Anderson discussed the impact these allegations could have on Sterlings' battle with the NBA.
In a news conference Tuesday, NBA Commissioner Adam Silver said the league is "doing the right thing" by forcing out LA Clippers owner Donald Sterling. This came only one day after the NBA outlined their charges against Sterling and on the same day Sterling's lawyer demanded three months to respond. "The proceedings and the processes set out in our constitution is something they signed on for when they became owners in the league," said Silver. The commissioner expressed confidence in the NBA's ability to force Sterling into selling the franchise, which he has owned since 1981.
Donald Sterling plans to fight the National Basketball Association's $2.5 million fine and lifetime ban. The scandal started when audio recordings of his racist rants were leaked on the TMZ Sports and Deadspin websites last month.
A source close to the situation told CNN that Sterling threatened the NBA with a lawsuit if the punishment that was handed down by NBA Commissioner Adam Silver just days after the recordings were released is not rescinded. Sterling contends that the league's punishment was enacted too quickly. The source told CNN the rejection was via a letter sent to the National Basketball Association.
According to Sports Illustrated, the letter says that Sterling has not violated the NBA constitution and the NBA has violated Sterling's right to due process. Sports Illustrated and USA Today reported that Sterling hired antitrust lawyer Maxwell Blecher to represent him. CNN reached out to Blecher and the NBA but did not hear back from either.
NBA Analyst for the Bleacher Report Ric Bucher debated the latest legal developments with CNN analysts Jeffrey Toobin and Sunny Hostin.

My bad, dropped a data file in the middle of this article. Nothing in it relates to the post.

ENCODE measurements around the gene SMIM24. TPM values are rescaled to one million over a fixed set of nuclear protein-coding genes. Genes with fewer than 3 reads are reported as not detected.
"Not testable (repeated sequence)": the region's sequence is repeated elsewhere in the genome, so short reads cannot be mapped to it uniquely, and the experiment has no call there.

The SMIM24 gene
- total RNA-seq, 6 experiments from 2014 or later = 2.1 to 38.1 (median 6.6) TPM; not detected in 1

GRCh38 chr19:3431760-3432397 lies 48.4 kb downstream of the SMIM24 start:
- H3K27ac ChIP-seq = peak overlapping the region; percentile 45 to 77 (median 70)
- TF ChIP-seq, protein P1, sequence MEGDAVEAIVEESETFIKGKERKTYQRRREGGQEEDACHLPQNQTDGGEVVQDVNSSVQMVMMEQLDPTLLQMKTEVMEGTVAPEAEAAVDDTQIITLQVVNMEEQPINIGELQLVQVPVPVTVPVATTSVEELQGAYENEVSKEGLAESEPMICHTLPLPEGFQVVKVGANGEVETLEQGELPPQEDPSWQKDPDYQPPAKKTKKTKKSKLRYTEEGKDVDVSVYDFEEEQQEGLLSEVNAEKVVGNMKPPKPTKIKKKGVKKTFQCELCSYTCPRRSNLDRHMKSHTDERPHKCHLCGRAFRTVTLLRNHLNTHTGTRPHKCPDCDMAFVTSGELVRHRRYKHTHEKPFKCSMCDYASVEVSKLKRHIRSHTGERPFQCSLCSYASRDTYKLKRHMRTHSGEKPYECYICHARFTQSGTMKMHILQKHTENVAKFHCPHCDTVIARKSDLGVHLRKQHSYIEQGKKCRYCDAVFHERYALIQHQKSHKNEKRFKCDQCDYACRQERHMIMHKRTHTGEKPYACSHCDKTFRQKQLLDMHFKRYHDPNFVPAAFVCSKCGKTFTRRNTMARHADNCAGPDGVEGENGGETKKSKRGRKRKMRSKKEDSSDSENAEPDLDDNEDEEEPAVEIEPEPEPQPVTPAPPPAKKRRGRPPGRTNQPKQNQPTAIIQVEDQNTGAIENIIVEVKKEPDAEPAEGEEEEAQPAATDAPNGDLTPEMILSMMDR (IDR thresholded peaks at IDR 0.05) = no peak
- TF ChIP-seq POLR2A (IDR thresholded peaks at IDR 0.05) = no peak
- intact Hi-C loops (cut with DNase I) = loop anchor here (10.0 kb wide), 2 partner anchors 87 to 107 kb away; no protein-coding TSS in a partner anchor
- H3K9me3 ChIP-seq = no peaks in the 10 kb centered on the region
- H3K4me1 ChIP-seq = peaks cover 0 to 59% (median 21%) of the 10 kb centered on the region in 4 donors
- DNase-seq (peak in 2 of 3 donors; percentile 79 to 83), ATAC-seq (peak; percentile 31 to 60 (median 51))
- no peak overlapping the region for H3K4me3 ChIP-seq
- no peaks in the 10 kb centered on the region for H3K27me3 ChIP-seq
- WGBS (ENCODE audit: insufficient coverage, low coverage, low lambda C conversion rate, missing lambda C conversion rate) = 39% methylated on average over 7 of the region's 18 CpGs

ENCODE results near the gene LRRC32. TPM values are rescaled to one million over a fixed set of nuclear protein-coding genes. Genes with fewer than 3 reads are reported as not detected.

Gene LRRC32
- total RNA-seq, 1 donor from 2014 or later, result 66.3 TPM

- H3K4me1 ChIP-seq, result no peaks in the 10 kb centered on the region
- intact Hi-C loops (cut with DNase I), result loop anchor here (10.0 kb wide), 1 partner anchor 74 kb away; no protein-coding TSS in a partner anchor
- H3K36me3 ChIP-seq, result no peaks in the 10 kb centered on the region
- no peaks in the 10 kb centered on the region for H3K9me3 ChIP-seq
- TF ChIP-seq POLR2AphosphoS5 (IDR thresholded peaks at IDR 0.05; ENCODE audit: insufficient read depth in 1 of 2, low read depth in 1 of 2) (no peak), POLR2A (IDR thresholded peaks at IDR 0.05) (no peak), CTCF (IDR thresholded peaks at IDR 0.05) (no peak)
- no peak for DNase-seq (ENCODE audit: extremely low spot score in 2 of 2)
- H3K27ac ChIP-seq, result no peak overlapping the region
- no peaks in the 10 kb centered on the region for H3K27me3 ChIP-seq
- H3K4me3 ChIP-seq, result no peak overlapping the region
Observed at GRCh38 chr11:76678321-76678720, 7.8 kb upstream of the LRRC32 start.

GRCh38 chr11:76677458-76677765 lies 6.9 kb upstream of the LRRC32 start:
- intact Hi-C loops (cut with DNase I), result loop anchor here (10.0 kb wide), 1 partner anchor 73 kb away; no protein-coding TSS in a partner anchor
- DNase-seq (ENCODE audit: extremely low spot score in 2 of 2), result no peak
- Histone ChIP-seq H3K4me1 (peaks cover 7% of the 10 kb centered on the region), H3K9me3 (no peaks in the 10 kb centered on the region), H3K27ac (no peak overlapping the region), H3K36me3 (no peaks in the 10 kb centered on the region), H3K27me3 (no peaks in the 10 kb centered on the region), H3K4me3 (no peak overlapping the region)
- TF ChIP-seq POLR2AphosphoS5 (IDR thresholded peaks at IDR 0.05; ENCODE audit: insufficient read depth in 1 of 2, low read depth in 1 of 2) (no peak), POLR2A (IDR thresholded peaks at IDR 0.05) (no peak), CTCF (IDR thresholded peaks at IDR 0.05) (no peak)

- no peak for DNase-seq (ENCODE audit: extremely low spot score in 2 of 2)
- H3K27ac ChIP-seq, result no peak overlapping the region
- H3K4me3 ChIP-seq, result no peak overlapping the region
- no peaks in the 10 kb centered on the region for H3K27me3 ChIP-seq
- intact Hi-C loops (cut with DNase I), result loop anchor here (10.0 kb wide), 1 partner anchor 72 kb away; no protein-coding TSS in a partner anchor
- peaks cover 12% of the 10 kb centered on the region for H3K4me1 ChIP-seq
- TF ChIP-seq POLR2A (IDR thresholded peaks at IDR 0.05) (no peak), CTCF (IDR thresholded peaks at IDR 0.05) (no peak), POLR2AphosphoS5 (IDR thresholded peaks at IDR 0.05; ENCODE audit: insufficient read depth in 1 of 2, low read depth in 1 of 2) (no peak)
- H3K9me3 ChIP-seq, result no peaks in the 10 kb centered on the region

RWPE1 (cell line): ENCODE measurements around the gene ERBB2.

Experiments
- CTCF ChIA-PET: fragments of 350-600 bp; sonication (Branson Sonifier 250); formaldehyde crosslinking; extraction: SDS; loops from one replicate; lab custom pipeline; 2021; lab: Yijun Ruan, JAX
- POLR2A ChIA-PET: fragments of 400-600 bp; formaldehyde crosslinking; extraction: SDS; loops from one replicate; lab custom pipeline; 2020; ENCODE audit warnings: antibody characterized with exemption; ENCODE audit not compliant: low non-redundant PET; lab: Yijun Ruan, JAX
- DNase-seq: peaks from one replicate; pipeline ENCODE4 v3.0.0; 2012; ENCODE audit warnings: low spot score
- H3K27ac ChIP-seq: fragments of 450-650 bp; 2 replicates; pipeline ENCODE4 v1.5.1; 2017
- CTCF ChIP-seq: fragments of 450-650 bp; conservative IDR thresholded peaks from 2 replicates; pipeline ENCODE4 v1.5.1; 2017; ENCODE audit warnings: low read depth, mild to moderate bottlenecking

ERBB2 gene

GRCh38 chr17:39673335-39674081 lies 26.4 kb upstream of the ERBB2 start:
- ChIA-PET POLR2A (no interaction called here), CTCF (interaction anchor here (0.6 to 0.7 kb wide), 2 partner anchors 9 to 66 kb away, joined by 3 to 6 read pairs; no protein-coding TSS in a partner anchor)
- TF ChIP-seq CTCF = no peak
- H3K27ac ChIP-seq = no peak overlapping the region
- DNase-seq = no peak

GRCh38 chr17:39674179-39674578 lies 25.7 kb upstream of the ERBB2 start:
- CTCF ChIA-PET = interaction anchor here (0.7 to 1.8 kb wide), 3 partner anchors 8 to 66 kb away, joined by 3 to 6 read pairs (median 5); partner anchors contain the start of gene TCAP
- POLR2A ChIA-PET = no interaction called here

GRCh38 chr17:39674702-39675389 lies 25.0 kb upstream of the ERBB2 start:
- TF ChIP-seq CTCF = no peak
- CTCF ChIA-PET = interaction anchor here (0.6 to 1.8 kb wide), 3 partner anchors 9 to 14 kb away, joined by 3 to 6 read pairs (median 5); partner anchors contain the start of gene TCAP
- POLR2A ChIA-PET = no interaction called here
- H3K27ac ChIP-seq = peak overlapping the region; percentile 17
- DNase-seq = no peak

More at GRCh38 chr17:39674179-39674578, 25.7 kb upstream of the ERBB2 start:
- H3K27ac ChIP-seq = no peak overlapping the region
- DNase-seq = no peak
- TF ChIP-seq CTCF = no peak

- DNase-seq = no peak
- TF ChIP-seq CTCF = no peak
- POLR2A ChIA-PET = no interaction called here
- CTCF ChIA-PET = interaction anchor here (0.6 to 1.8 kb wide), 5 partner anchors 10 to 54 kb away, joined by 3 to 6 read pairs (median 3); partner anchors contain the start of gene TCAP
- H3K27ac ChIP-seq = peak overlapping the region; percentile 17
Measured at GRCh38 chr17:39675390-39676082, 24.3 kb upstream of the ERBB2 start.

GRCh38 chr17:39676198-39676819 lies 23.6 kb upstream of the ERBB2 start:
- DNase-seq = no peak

Earlier this week Anderson Cooper sat down for an exclusive interview with Donald Sterling and asked him whether he planned to fight to retain ownership of the LA Clippers. Watch what he tells Anderson.
Were the racist comments that led to Donald Sterling's lifetime ban from the NBA simply a matter of him being jealous? That's the explanation on a newly released audiotape that Radar Online says captures Sterling having a candid phone conversation. Would this explanation matter at all to the NBA? Can anything stop the league from taking action to sell his team? Anderson discussed all of this with CNN legal analysts Mark Geragos, Sunny Hostin, and Jeffrey Toobin.
After keeping a low profile for more than a decade, Monica Lewinsky is shedding new light on the 90's biggest sex scandal. For the first time, she wrote about her affair with President Clinton. It's for an upcoming issue of Vanity Fair magazine. She writes, "I am determined to have a different ending to my story… and give purpose to my past." Randi Kaye reports.
Anderson discussed Monica Lewinsky's decision to break her silence with Chief National Correspondent John King, Chief Political Analyst Gloria Borger and Senior Legal Analyst Jeffrey Toobin.